4 Vectors

4.1 Introduction

This chapter summarises the most important data structures in base R: the vector types. You’ve probably used many (if not all) of them before, but you may not have thought deeply about how they are interrelated. In this brief overview, I won’t discuss individual types in depth. Instead, I’ll show you how they fit together as a whole. If you need more details, you can find them in R’s documentation.

R’s vectors can be organised by their dimension (1d, 2d, or nd) and whether they’re homogeneous (all contents must be of the same type) or heterogeneous (the contents can be of different types). This gives rise to the five data types most often used in data analysis:

Homogeneous Heterogeneous
1d Atomic vector List
2d Matrix Data frame
nd Array

Almost all other objects are built upon these foundations. In base types, you’ll learn more about that foundation, and then in S3 you’ll see how you can make your own extensions.

Note that R has no 0-dimensional, or scalar types. Individual numbers or strings, which you might think would be scalars, are actually vectors of length one.

Given an object, the best way to understand what data structures it is composed of is to use str(). str() is short for structure and it gives a compact, human readable description of any R data structure.


Take this short quiz to determine if you need to read this chapter. If the answers quickly come to mind, you can comfortably skip this chapter. You can check your answers in answers.

  1. What are the three properties of a vector, other than its contents?

  2. What are the four common types of atomic vectors? What are the two rare types?

  3. What are attributes? How do you get them and set them?

  4. How is a list different from an atomic vector? How is a matrix different from a data frame?

  5. Can you have a list that is a matrix? Can a data frame have a column that is a matrix?

  6. How do tibbles behave differently from data frames?


  • Vectors introduces you to atomic vectors and lists, R’s 1d data structures.

  • Attributes takes a small detour to discuss attributes, R’s flexible metadata specification. Here you’ll learn about factors, an important data structure created by setting attributes of an atomic vector.

  • Matrices and arrays introduces matrices and arrays, data structures for storing 2d and higher dimensional data.

  • Data frames teaches you about the data frame, the most important data structure for storing data in R. Data frames combine the behaviour of lists and matrices to make a structure ideally suited for the needs of statistical data.

4.2 Vectors

The most common data structure in R is the vector. Vectors come in two flavours: atomic vectors and lists.

They have three common properties:

  • Type, typeof(), what it is.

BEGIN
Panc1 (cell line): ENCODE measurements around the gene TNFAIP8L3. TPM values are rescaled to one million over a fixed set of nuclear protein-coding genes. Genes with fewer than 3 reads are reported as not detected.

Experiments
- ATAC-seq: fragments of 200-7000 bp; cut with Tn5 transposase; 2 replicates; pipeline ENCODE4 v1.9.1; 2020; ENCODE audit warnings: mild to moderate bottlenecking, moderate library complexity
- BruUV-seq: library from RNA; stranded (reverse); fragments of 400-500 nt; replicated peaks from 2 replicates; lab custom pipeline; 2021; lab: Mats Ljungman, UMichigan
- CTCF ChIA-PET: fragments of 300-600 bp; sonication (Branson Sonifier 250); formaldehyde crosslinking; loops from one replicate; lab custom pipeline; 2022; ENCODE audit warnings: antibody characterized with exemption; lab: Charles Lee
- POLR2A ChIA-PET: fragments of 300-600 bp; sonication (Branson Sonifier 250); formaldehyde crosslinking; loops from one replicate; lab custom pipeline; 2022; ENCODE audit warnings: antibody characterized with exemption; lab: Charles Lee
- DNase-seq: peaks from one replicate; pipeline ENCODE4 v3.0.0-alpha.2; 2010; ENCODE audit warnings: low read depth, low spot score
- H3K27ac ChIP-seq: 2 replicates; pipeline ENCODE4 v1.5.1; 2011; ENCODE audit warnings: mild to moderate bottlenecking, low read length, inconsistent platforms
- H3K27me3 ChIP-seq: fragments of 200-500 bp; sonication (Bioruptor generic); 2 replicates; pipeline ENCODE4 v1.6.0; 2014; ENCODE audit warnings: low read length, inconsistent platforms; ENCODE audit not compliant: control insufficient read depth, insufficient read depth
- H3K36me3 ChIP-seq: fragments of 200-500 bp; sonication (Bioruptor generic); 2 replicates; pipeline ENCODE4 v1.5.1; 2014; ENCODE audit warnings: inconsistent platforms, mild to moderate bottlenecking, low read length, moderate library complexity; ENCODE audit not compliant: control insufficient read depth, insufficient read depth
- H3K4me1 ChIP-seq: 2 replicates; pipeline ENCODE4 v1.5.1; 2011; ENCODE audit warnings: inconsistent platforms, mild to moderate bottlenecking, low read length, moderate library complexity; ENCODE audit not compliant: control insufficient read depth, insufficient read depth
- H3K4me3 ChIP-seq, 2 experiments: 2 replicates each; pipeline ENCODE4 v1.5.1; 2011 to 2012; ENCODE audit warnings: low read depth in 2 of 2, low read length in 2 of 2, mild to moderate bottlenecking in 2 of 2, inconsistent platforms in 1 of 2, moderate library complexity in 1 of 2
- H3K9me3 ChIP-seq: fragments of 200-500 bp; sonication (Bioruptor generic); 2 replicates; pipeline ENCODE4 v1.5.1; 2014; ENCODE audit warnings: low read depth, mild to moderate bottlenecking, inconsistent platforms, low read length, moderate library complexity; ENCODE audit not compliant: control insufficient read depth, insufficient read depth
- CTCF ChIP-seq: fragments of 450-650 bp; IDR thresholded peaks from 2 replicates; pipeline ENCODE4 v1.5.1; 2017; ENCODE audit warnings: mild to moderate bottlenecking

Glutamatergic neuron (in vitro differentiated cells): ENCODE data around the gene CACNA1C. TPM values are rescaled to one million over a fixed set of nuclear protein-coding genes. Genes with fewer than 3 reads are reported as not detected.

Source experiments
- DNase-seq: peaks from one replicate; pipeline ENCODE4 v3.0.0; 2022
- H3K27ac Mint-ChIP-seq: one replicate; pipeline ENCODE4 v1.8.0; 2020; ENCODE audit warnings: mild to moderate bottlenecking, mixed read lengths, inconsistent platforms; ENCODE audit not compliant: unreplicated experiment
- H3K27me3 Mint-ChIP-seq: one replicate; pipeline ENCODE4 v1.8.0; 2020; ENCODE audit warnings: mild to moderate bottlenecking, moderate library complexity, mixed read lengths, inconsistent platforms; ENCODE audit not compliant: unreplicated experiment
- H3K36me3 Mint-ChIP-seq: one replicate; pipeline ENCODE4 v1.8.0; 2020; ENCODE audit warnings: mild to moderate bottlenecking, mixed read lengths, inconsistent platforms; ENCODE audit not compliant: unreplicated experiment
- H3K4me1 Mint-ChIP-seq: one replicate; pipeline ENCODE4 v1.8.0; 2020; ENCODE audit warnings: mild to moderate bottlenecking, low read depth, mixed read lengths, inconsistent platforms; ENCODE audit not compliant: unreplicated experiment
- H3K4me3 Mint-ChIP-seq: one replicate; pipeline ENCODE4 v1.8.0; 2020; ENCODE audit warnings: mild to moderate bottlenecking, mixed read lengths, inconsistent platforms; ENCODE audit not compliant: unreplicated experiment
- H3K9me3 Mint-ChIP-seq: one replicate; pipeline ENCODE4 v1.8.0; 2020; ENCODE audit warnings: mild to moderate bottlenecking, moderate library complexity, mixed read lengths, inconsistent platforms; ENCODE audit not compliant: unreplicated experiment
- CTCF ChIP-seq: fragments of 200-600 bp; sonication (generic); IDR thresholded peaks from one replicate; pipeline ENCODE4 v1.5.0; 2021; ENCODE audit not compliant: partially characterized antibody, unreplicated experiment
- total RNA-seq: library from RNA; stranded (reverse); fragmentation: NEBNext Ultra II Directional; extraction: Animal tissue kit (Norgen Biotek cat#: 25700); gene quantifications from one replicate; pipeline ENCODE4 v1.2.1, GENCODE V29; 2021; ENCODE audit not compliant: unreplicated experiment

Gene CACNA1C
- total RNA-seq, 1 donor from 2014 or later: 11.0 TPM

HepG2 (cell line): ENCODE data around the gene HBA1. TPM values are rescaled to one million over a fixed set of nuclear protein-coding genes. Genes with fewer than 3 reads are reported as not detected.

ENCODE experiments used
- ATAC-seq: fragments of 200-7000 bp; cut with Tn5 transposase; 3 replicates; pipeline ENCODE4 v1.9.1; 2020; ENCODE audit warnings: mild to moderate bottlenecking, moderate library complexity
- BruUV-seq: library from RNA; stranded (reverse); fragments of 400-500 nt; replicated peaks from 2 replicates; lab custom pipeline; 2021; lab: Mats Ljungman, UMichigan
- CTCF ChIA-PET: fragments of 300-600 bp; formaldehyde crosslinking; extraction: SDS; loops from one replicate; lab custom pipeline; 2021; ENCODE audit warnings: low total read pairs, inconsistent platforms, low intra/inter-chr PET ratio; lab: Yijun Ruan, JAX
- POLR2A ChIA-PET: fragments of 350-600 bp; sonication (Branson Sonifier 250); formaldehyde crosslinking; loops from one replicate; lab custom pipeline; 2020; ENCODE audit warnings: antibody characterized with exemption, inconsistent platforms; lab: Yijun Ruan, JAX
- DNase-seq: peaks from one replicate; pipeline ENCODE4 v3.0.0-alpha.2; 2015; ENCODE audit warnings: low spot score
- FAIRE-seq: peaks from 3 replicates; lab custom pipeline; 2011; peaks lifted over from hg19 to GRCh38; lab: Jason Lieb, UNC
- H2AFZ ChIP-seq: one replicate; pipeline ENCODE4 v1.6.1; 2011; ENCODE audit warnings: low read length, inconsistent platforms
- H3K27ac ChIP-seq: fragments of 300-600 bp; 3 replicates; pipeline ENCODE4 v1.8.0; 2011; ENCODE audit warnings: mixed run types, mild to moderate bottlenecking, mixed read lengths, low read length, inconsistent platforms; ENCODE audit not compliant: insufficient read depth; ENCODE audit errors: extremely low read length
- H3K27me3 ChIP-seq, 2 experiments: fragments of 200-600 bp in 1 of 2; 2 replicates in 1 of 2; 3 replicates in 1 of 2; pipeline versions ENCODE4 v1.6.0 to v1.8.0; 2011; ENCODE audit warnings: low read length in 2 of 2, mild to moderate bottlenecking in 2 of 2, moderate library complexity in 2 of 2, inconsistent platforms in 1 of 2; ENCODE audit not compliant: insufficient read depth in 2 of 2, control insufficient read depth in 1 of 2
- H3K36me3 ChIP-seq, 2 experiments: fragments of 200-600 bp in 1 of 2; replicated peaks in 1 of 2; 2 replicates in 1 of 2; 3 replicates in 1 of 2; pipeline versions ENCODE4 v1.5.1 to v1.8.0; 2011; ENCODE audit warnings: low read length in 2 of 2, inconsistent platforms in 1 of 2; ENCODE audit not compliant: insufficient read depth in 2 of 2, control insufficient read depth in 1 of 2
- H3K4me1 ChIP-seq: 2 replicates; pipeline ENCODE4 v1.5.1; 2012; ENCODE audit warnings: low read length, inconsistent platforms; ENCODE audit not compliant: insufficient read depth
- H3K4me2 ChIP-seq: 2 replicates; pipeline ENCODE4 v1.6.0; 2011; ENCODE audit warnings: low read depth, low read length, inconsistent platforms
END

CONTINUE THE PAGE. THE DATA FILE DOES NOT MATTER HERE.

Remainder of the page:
• Length, length(), how many elements it contains.
  • Attributes, attributes(), additional arbitrary metadata.

They differ in the types of their elements: all elements of an atomic vector must be the same type, whereas the elements of a list can have different types.

4.2.1 Atomic vectors

There are four common types of atomic vectors that I’ll discuss in detail: logical, integer, double, and character. Collectively integer and double vectors are known as numeric. There are two rare types that I will not discuss further: complex and raw.

Atomic vectors are usually created with c(), short for combine:

Throughout the book, I’ll draw vectors as connected boxes:

Atomic vectors are always flat, even if you nest c()’s:

Missing values are specified with NA, which is a logical vector of length 1. NA will always be coerced to the correct type if used inside c(), or you can create NAs of a specific type with NA_real_ (a double vector), NA_integer_ and NA_character_. Types and tests

Given a vector, you can determine its type with typeof().

Use “is” functions with care. is.character(), is.double(), is.integer(), is.logical() are ok. The following are surprising:

  • is.vector() tests for vectors with no attributes apart from names

  • is.atomic() tests for atomic vectors or NULL

  • is.numeric() tests for the numerical-ness of a vector, not whether it’s built on top of an integer or double. Coercion

All elements of an atomic vector must be the same type, so when you attempt to combine different types they will be coerced to the most flexible one. Types from least to most flexible are: logical, integer, double, and character.

For example, combining a character and an integer yields a character:

When a logical vector is coerced to an integer or double, TRUE becomes 1 and FALSE becomes 0. This is very useful in conjunction with sum() and mean():

Coercion often happens automatically. Most mathematical functions (+, log, abs, etc.) will coerce to a double or integer, and most logical operations (&, |, any, etc) will coerce to a logical. You will usually get a warning message if the coercion might lose information. If confusion is likely, explicitly coerce with as.character(), as.double(), as.integer(), or as.logical().

4.2.2 Lists

Lists are different from atomic vectors because their elements can be of any type, including lists. You construct lists by using list() instead of c():

Lists can contain complex objects so it’s not possible to pick one visual style that works for every list. Generally I’ll draw lists like vectors, using colour to remind you of the hierarchy.

Lists are sometimes called recursive vectors, because a list can contain other lists. This makes them fundamentally different from atomic vectors.

c() will combine several lists into one. If given a combination of atomic vectors and lists, c() will coerce the vectors to lists before combining them. Compare the results of list() and c():

The typeof() a list is list. You can test for a list with is.list() and coerce to a list with as.list(). You can turn a list into an atomic vector with unlist(). If the elements of a list have different types, unlist() uses the same coercion rules as c().

Lists are used to build up many of the more complicated data structures in R. For example, both data frames (described in data frames) and linear models objects (as produced by lm()) are lists:

You’ll learn more about that in S3.

4.2.3 NULL

Closely related to vectors is NULL, a singleton object often used to represent a vector of length 0.

4.2.4 Exercises